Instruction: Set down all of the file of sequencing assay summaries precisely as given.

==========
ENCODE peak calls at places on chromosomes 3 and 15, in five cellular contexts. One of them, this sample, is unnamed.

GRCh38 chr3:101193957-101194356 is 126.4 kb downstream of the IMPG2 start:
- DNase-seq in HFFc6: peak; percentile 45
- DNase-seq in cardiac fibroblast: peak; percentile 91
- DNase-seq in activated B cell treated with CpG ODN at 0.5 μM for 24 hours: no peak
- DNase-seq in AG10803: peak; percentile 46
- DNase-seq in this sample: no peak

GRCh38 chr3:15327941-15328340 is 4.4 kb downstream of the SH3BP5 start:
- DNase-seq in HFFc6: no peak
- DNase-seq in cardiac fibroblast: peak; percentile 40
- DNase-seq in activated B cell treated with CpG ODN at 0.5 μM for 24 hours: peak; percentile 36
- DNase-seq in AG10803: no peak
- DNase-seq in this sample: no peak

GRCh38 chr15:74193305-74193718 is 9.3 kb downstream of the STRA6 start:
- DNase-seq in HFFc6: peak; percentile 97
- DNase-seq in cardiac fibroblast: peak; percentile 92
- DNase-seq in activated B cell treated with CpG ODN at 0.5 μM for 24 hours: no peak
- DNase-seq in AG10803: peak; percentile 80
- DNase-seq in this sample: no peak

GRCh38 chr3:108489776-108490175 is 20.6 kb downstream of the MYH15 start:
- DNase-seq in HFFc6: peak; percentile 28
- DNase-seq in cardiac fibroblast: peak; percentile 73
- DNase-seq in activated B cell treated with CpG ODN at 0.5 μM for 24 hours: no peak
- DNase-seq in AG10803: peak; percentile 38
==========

ENCODE peak calls at places on chromosomes 3 and 15, in five cellular contexts. One of them, this sample, is unnamed.

GRCh38 chr3:101193957-101194356 is 126.4 kb downstream of the IMPG2 start:
- DNase-seq in HFFc6: peak; percentile 45
- DNase-seq in cardiac fibroblast: peak; percentile 91
- DNase-seq in activated B cell treated with CpG ODN at 0.5 μM for 24 hours: no peak
- DNase-seq in AG10803: peak; percentile 46
- DNase-seq in this sample: no peak

GRCh38 chr3:15327941-15328340 is 4.4 kb downstream of the SH3BP5 start:
- DNase-seq in HFFc6: no peak
- DNase-seq in cardiac fibroblast: peak; percentile 40
- DNase-seq in activated B cell treated with CpG ODN at 0.5 μM for 24 hours: peak; percentile 36
- DNase-seq in AG10803: no peak
- DNase-seq in this sample: no peak

GRCh38 chr15:74193305-74193718 is 9.3 kb downstream of the STRA6 start:
- DNase-seq in HFFc6: peak; percentile 97
- DNase-seq in cardiac fibroblast: peak; percentile 92
- DNase-seq in activated B cell treated with CpG ODN at 0.5 μM for 24 hours: no peak
- DNase-seq in AG10803: peak; percentile 80
- DNase-seq in this sample: no peak

GRCh38 chr3:108489776-108490175 is 20.6 kb downstream of the MYH15 start:
- DNase-seq in HFFc6: peak; percentile 28
- DNase-seq in cardiac fibroblast: peak; percentile 73
- DNase-seq in activated B cell treated with CpG ODN at 0.5 μM for 24 hours: no peak
- DNase-seq in AG10803: peak; percentile 38